Every day I think about race. Actually, racism. For the past 12 years, since my son was born, it’s top of mind on a daily basis. I was born to a white mother and black father long before the prevalence of bi-and multi-racial celebrities and public figures. I remember taking road trips with my parents and younger sisters to family gatherings in Arkansas. I remember being pulled over by police and my father harassed for being with a white woman. I remember my mother being called a nigger lover. I remember being taunted as a young person or being preyed upon by older men who considered me exotic. It was awful, and even my parents’ love couldn’t shield me from the ugliness of the world.
Now, every day I think about what I, as a mother of a black boy, can do to shield him from the ugliness of the world. Often when speaking about racism and oppression to groups, I include an image of my son. I tell members of the audience to look at him, try to look at him with my...
Have you ever been worried you're using outdated words to describe people and groups? Are you concerned that it may impact your client and professional relationships? Perhaps even offend someone?
Language sends a strong message to our colleagues, especially given the current level of public calling out of people for using words that are perceived as offensive or dated.
Inclusive managers are encouraged not to make assumptions about language preferences across groups, even within your group.
What is inclusive language? Inclusive language is communication that avoids using words, expressions or assumptions that exclude people across gender, language, culture, religion, race, ability, family structure, marital status, sexuality, origin, class and/or organizational classification.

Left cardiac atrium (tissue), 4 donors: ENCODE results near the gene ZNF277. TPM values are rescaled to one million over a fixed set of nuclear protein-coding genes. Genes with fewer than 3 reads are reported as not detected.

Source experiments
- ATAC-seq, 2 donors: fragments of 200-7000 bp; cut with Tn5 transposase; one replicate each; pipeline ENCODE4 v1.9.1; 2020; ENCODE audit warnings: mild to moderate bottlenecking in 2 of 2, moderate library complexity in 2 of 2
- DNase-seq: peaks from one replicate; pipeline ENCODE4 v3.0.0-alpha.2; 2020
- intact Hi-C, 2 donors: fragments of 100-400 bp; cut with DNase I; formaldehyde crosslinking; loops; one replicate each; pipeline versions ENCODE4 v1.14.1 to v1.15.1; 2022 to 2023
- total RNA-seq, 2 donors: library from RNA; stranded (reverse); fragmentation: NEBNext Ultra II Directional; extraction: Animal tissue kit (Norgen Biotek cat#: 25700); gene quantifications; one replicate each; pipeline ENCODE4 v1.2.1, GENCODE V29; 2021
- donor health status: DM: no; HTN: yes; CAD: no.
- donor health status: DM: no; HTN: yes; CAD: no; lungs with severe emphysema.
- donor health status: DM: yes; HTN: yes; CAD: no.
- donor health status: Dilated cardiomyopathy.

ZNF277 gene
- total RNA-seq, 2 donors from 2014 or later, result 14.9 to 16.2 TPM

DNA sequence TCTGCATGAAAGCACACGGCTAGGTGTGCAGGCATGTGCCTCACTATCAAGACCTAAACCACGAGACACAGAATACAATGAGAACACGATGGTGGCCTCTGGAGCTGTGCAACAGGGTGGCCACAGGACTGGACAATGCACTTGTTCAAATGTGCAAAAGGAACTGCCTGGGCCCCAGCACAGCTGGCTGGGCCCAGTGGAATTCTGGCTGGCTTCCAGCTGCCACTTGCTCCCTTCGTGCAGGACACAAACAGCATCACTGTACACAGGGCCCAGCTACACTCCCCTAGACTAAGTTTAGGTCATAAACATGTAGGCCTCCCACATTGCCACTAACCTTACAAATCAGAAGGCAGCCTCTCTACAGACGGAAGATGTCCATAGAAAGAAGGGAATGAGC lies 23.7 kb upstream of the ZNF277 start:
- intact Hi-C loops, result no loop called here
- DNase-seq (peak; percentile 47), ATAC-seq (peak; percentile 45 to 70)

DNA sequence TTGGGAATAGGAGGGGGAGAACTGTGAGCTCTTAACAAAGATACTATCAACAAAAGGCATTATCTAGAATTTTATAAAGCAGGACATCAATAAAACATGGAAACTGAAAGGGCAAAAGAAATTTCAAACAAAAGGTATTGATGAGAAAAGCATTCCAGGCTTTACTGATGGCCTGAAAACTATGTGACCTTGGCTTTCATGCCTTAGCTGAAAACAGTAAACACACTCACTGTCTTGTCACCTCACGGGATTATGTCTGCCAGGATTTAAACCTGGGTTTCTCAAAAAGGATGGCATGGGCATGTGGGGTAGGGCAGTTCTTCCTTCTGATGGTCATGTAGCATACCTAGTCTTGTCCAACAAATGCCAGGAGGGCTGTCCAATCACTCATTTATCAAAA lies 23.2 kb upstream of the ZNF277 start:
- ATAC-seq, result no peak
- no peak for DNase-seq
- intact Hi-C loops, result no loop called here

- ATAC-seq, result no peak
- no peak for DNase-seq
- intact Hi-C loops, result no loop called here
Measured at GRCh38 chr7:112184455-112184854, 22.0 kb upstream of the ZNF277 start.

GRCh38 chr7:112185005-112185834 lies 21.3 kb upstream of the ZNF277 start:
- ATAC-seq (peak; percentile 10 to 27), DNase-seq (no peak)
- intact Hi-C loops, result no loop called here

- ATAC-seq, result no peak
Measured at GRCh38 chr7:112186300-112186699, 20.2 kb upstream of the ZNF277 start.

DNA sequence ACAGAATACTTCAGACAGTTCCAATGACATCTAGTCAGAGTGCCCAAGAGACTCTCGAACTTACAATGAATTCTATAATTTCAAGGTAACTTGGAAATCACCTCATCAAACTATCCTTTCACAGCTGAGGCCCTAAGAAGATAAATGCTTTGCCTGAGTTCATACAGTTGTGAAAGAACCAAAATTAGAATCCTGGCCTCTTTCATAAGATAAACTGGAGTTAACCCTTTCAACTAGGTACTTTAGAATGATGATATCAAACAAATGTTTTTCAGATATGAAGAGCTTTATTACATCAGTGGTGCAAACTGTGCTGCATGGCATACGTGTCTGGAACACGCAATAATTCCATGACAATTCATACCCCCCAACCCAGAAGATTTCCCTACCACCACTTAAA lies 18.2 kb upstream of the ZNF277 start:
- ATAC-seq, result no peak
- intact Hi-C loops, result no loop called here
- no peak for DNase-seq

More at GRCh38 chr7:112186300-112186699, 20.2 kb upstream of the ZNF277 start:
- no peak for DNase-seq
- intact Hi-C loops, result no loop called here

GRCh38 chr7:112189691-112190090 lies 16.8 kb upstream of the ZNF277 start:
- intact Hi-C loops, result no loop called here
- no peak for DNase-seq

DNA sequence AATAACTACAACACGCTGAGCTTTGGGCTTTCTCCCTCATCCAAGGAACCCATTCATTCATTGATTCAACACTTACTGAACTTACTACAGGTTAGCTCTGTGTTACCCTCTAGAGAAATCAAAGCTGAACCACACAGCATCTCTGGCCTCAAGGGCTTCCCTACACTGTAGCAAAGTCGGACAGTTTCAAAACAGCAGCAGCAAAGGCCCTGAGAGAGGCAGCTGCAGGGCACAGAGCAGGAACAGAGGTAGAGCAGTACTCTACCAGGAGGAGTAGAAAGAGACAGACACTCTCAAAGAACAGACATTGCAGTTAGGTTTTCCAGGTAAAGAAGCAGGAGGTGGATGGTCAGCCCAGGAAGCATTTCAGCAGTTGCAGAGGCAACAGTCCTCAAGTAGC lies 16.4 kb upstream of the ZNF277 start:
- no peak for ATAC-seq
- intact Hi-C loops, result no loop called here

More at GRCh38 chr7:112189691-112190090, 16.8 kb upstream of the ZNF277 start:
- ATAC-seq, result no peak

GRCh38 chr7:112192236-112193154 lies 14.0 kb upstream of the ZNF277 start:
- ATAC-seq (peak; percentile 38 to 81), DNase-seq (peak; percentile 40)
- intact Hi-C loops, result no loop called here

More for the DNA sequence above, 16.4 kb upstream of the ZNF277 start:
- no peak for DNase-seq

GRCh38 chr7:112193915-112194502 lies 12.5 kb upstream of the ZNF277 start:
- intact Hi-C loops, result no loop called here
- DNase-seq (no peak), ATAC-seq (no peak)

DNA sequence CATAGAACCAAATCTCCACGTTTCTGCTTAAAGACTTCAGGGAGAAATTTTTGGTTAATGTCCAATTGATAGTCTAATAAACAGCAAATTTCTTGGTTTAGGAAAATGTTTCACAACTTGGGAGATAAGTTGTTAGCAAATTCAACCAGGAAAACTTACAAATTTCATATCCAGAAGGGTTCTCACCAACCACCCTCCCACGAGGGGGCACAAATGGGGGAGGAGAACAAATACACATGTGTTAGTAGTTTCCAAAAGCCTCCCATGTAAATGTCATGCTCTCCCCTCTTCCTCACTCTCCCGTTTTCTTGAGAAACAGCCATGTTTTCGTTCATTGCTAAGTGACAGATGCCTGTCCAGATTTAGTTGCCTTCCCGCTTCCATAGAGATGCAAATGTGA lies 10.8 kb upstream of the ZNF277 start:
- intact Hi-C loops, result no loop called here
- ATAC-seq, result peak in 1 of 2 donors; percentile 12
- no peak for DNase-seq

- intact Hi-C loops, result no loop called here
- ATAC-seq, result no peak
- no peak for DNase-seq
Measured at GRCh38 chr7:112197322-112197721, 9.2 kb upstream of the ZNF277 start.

Why do we use inclusive language?
Being intentional with our words conveys a genuine effort to truly see and honor people in a way that is most appropriate for them. It is an attempt to address the...
“To what extent are we willing to push people into, what I like to think of as productive discomfort, in this work? Are you we going to water things down so we can, at least, get people to the table? Are we just going to call it equity and put it off to the side? Or are we going to dig in and say no, decolonization, white supremacy, oppression? Where are we going to fall on that as a group? And if it means that some folks say hey, I'm out that's not for me, maybe we take that chance... some folks said when they first entered into this work they thought that the equity conversation was supposed to be a side conversation, it wasn't supposed to be a center conversation...but I think for me, I would not continue to be a part of this conversation if equity weren't a central part of the conversation.” - April Hathcock, virtual group debrief, May 21, 2019
To read more about April’s reaction to the meeting read her blog post
Expectations of leaders...